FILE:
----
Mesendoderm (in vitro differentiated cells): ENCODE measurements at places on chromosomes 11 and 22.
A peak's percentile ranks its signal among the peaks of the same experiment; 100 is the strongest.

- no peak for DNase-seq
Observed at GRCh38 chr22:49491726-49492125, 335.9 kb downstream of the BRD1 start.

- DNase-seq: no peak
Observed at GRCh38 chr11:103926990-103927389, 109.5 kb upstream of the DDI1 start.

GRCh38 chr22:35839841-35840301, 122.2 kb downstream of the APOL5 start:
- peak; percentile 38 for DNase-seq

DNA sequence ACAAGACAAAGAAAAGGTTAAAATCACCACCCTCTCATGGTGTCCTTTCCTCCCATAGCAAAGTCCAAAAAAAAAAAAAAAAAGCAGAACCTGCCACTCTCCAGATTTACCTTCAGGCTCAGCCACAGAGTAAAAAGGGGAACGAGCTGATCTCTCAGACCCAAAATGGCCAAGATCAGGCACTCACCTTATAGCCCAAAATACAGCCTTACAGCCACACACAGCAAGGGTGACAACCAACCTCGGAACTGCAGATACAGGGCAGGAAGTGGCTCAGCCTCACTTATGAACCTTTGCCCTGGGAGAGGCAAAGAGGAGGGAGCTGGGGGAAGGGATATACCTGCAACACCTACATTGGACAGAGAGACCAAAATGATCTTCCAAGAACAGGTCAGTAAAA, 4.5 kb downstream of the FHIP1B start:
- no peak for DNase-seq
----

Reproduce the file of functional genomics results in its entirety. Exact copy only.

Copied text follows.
Mesendoderm (in vitro differentiated cells): ENCODE measurements at places on chromosomes 11 and 22.
A peak's percentile ranks its signal among the peaks of the same experiment; 100 is the strongest.

- no peak for DNase-seq
Observed at GRCh38 chr22:49491726-49492125, 335.9 kb downstream of the BRD1 start.

- DNase-seq: no peak
Observed at GRCh38 chr11:103926990-103927389, 109.5 kb upstream of the DDI1 start.

GRCh38 chr22:35839841-35840301, 122.2 kb downstream of the APOL5 start:
- peak; percentile 38 for DNase-seq

DNA sequence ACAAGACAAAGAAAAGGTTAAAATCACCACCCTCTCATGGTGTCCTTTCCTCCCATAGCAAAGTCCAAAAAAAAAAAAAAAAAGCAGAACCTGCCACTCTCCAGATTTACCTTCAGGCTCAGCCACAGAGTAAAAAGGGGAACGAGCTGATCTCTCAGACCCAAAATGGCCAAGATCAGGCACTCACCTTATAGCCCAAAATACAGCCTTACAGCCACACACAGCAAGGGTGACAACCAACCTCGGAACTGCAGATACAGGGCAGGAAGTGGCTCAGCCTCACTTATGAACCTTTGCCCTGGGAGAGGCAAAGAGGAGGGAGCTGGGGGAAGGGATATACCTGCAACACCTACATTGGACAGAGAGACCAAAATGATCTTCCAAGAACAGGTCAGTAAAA, 4.5 kb downstream of the FHIP1B start:
- no peak for DNase-seq